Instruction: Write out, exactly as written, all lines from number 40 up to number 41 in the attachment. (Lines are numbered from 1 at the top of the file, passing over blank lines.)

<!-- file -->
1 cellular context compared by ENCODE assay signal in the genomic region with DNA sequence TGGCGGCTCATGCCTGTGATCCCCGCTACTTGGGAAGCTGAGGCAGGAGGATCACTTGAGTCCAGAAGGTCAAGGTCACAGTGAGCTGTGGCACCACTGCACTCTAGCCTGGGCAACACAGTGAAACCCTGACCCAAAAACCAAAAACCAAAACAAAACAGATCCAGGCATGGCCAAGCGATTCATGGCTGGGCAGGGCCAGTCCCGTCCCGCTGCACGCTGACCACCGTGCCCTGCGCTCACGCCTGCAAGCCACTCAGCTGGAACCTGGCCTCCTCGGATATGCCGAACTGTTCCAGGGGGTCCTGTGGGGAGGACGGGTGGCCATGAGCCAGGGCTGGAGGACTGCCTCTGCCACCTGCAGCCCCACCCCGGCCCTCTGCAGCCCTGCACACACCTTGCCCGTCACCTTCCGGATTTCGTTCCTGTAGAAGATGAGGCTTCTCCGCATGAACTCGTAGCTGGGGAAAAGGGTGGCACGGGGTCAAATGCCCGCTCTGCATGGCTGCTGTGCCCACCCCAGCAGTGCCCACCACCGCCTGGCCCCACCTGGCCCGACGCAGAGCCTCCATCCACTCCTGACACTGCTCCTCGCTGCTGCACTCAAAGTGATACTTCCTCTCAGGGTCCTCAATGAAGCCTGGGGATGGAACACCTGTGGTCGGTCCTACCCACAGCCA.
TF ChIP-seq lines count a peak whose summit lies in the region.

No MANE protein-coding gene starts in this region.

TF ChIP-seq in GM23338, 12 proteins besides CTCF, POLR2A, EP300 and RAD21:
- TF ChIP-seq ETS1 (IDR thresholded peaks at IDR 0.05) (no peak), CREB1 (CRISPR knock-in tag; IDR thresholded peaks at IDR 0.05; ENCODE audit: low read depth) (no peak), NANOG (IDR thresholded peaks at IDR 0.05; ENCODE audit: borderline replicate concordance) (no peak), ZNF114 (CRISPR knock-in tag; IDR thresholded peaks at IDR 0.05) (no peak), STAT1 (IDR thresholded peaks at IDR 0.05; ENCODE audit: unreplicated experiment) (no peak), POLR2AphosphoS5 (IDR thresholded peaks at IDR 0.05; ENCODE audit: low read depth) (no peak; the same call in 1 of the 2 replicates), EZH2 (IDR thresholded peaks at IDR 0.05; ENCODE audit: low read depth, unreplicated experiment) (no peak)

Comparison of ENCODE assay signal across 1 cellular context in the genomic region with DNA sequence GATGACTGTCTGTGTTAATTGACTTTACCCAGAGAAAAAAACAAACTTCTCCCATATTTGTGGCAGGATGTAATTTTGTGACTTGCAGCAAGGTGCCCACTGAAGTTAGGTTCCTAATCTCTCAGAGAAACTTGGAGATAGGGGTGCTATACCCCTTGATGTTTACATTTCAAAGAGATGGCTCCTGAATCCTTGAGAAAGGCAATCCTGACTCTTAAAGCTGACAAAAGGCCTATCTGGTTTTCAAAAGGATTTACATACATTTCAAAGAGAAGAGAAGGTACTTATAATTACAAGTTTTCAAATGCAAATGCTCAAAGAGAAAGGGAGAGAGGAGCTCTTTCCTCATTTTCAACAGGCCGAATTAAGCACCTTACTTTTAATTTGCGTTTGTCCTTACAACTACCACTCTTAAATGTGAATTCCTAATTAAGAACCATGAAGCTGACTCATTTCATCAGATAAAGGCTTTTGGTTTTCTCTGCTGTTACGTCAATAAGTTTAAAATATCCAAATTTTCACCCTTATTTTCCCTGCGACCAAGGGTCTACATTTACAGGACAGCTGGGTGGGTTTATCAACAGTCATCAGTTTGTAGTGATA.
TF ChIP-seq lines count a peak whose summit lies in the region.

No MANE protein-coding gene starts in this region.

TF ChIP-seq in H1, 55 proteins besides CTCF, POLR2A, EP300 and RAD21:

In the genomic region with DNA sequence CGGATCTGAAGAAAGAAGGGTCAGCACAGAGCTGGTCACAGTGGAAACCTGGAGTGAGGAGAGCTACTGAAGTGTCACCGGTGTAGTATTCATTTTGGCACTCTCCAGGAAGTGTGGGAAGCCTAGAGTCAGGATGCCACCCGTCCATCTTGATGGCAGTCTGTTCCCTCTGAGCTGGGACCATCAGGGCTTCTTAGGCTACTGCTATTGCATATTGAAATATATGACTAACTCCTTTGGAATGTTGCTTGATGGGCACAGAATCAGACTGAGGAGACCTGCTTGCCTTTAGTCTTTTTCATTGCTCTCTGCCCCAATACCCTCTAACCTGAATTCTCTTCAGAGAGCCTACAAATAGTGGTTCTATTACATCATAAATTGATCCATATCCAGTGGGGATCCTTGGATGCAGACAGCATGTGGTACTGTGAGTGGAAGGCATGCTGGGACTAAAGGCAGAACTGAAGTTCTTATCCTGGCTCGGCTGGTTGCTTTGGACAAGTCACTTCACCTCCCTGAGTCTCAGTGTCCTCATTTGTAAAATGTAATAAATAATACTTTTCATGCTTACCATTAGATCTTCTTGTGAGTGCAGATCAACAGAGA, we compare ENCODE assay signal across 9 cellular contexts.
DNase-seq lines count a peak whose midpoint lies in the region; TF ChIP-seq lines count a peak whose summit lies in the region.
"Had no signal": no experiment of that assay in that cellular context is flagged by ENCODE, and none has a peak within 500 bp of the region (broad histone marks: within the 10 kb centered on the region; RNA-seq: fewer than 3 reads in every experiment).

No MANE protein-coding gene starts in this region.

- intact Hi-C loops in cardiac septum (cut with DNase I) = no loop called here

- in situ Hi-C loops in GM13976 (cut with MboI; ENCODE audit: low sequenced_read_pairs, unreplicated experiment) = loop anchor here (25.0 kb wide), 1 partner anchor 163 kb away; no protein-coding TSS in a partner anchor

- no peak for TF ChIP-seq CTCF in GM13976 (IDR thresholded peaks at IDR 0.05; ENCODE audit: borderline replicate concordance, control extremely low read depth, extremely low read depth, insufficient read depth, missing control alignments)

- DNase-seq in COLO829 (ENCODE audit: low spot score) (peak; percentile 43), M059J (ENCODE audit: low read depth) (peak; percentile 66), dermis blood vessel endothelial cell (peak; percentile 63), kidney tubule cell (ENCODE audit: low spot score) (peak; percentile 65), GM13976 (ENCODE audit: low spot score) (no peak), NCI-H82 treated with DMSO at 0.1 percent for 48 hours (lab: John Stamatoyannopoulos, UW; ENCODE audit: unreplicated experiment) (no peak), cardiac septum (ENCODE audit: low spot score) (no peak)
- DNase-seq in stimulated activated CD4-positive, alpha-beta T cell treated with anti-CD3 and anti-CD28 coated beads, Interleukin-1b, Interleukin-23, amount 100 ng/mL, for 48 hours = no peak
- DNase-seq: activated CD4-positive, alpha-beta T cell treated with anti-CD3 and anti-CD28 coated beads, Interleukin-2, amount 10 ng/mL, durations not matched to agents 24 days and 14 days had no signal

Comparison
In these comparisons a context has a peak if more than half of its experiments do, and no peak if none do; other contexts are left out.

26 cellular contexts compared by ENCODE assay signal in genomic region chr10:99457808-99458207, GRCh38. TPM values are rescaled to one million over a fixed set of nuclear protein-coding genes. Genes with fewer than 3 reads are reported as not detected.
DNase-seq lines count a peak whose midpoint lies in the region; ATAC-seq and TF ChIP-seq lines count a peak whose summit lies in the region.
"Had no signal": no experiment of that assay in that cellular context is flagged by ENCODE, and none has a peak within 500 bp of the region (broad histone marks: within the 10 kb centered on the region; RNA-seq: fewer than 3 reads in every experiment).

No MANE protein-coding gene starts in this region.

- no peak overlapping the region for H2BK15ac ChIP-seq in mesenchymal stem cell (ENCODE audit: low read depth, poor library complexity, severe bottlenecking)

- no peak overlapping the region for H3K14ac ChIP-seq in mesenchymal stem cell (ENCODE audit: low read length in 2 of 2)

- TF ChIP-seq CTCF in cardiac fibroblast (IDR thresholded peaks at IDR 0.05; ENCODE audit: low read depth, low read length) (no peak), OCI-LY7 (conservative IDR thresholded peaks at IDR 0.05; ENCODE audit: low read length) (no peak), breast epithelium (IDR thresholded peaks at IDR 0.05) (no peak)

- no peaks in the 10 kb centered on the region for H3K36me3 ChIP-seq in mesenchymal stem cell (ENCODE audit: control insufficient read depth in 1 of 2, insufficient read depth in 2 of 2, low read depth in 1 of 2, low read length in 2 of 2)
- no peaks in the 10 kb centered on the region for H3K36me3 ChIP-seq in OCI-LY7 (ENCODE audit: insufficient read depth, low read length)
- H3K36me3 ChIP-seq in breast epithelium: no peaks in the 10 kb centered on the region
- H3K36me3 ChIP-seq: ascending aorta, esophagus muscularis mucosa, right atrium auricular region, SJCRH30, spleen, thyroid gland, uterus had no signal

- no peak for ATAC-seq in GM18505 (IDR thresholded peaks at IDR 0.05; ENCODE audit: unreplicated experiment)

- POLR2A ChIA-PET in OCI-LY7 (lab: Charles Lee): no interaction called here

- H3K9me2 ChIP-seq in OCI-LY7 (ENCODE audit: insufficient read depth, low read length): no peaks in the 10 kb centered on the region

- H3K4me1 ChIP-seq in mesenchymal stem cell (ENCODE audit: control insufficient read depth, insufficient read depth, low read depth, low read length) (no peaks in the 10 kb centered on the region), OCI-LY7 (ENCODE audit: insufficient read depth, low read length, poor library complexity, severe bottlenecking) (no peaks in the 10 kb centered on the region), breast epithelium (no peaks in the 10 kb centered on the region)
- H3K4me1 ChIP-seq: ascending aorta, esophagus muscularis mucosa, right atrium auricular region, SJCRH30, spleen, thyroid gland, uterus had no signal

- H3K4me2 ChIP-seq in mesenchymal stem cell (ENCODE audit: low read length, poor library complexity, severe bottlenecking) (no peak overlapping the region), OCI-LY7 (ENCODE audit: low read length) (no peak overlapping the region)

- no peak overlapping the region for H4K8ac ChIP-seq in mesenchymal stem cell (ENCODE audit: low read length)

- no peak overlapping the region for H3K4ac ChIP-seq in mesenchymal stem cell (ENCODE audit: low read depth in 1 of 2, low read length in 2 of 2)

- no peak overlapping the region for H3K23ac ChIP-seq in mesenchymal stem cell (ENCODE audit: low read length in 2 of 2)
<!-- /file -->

- no peak overlapping the region for H3K4ac ChIP-seq in mesenchymal stem cell (ENCODE audit: low read depth in 1 of 2, low read length in 2 of 2)

- no peak overlapping the region for H3K23ac ChIP-seq in mesenchymal stem cell (ENCODE audit: low read length in 2 of 2)